Love Songs: “Being in Love”


On Music

Jason Molina. Wikimedia Commons, Licensed under CCO 2.0.

I am not a terribly romantic person. An ex once described me as “stable,” which is hardly the most erotic quality. It’s not that I’m unfeeling, per se. I just prefer to keep these particular feelings at a slight remove, a step or two apart. So in those rare periods when love enters my life, the results are disastrous, consuming every private moment of my day. Even something as simple as a text message can make my body feel like it’s falling apart. Yet what other agony gives so much pleasure? For “being in love,” as Jason Molina sings on his song of the same name, which he put out under the moniker Songs: Ohia, “means you are completely broken.” When he sings of breaking, it is as the prelude to being remade. “And for the first time,” he croons with delight, “it is working.”

Molina, who died ten years ago, makes this statement of ultraromance sound like a dirge, all creaky organ and quaking drum machine with a single electric guitar keening softly overhead. The song exults even as it prepares to mourn. For as he notes, this passion—all-consuming, overwhelming—can burn through the fuel that fires it. I think back to Gillian Rose’s description of desire as something monstrous, driving the lover onward, onward, until they burn out or their beloved withdraws. It can be a pitiless sensation, love, especially love unreturned, love held in suspension. “There is no democracy in any love relation,” Rose writes in Love’s Work, “only mercy.” And there is no guarantee.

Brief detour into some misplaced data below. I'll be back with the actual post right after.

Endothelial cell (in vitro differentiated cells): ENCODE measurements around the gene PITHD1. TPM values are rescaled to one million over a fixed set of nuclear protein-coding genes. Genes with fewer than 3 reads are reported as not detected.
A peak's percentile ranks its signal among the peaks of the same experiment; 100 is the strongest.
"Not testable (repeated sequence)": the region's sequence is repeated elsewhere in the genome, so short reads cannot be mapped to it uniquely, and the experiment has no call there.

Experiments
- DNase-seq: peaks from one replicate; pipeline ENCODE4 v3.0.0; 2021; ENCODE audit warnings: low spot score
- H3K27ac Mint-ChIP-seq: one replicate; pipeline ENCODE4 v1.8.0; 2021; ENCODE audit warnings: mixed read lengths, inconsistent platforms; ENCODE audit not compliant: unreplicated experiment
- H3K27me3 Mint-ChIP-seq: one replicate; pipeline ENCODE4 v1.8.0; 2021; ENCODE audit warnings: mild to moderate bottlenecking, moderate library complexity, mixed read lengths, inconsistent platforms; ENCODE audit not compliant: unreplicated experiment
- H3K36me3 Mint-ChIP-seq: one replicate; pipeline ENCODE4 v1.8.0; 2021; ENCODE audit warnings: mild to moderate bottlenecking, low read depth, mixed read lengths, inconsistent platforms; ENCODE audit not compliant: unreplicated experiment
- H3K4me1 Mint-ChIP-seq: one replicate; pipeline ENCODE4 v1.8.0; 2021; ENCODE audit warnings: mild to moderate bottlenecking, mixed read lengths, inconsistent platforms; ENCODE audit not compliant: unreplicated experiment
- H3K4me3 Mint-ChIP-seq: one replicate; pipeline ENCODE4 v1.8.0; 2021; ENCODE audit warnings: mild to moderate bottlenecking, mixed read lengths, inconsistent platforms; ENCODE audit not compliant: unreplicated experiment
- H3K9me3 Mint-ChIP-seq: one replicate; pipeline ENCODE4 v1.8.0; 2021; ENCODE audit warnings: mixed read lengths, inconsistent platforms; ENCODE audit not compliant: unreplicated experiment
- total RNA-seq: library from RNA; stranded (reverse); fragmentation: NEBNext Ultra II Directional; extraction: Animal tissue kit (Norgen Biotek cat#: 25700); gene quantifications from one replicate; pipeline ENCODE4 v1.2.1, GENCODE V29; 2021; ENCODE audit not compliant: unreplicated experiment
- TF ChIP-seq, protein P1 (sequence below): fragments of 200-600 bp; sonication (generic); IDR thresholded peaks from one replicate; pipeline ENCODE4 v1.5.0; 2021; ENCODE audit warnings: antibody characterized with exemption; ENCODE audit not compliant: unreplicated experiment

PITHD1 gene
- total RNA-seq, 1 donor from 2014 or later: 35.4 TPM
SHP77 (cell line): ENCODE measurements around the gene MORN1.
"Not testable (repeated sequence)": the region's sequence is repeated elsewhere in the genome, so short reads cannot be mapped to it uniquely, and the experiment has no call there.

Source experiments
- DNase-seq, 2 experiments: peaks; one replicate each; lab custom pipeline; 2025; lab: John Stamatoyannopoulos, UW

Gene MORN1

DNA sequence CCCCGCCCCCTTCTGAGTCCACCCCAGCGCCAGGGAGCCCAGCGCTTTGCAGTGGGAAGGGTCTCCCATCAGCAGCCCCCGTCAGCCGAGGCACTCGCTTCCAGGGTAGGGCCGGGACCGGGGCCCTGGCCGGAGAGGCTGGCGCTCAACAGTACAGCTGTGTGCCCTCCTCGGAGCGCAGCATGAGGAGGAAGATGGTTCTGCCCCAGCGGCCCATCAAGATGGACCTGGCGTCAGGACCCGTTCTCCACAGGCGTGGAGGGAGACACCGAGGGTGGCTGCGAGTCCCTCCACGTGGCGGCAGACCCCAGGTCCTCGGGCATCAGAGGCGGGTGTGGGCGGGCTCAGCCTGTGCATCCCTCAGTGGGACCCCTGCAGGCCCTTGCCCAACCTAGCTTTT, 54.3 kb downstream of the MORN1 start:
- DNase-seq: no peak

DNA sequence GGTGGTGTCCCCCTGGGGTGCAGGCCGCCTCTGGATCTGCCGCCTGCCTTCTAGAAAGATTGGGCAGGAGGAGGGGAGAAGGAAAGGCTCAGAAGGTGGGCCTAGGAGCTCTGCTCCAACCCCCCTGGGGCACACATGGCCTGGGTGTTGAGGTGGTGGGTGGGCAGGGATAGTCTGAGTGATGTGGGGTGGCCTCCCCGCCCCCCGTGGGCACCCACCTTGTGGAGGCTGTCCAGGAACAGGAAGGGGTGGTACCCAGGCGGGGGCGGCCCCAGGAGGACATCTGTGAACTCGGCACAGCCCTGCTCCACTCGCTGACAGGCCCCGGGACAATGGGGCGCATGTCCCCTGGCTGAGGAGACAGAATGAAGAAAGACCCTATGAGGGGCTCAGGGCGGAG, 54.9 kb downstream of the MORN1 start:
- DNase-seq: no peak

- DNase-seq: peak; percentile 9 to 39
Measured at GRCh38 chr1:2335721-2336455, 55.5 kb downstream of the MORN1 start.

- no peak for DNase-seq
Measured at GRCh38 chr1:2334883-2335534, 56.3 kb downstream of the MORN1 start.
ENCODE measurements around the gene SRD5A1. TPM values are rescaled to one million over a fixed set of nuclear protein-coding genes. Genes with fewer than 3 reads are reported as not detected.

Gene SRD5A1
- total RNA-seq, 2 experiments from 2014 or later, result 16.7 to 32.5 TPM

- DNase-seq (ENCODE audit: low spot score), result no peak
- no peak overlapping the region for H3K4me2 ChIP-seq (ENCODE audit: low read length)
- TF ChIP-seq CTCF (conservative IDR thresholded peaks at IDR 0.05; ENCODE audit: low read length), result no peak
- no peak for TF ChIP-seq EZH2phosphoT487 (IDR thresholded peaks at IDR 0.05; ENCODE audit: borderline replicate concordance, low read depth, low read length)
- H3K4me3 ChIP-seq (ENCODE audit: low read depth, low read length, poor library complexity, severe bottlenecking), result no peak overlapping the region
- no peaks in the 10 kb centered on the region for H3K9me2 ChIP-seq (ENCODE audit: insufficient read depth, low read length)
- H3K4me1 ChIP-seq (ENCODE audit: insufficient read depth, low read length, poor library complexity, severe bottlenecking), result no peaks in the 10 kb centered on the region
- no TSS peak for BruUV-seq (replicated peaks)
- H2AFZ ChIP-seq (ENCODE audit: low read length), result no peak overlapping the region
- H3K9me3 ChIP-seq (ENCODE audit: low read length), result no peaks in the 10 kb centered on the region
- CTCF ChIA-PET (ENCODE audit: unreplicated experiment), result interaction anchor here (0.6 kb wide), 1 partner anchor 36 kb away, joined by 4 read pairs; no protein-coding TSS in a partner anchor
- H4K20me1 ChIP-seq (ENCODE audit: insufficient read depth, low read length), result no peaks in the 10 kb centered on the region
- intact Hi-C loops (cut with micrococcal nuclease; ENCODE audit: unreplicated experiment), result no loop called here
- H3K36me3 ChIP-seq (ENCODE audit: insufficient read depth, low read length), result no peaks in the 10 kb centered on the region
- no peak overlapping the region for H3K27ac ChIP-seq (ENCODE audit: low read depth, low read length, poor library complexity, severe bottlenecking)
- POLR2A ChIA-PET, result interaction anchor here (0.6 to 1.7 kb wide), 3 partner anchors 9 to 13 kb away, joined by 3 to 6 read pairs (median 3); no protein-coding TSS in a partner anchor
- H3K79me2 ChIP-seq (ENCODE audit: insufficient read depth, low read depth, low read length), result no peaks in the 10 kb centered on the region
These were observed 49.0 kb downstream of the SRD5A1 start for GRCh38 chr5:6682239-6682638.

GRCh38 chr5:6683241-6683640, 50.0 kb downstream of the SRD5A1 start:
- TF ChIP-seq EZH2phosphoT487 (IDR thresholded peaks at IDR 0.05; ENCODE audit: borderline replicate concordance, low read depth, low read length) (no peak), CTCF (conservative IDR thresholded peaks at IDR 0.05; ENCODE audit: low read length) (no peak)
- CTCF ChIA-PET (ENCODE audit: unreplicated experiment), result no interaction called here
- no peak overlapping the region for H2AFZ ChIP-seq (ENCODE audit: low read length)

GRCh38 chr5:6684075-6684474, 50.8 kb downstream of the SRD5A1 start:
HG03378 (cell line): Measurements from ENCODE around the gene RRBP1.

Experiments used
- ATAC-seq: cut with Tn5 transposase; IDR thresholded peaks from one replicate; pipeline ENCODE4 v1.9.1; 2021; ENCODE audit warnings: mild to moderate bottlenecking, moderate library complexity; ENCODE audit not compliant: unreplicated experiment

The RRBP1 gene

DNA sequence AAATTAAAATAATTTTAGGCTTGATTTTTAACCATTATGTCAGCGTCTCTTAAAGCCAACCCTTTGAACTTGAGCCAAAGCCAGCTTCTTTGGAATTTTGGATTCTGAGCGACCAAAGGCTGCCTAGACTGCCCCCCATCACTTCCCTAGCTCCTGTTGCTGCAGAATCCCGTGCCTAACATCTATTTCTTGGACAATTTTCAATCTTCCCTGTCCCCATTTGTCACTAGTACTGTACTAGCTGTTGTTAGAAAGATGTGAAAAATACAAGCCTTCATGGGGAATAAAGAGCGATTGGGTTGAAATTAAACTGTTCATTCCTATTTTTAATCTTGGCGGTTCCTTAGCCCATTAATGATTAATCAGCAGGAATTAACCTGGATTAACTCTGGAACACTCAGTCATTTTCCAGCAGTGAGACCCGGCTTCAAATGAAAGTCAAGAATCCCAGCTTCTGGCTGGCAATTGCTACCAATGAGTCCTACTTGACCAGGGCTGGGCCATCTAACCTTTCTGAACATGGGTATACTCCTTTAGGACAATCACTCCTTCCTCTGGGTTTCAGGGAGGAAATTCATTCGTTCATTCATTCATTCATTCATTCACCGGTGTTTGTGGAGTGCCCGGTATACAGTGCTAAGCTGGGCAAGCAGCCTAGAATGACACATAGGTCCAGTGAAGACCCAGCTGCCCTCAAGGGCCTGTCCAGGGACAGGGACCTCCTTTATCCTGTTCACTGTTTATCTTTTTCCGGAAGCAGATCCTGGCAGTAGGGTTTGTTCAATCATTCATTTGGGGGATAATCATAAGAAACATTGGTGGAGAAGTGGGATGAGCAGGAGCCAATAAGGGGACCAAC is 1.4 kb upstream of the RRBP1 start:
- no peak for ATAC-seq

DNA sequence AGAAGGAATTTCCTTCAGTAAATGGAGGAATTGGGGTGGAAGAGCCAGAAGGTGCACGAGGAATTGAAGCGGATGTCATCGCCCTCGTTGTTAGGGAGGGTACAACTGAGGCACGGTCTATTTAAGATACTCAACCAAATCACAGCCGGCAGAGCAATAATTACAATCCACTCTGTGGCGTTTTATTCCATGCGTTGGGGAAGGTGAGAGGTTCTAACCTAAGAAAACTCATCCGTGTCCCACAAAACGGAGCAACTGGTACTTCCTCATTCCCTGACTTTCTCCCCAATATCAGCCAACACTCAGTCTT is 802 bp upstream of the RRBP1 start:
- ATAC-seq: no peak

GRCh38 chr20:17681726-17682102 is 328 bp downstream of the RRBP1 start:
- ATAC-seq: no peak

This is what makes love monstrous: it invests loneliness and disappointment and hope with significance, even pleasure. Yet Rose also declares: “Let me then be destroyed. For that is the only way I may have a chance of surviving.” Her work testifies to the inexhaustibility of passion, a thing forever reforming itself.

There is another version of “Being in Love” on an out-of-print live album. When Molina sings “If you stick with me you can help me / I’m sure we’ll find new things to burn,” his voice booms and the band surges, providing their own fuel for the song, pushing it through a full three minutes of overdriven guitar swells—like proof that “the heart is a risky fuel to burn,” proof enough that it’s worth the risk. There is no safe distance here, no step or two apart. You must set fire to yourself—you must let yourself be consumed.


Robert Rubsam writes fiction and nonfiction. His work has been published in The New York Times Magazine, The Atlantic, The Baffler, and elsewhere.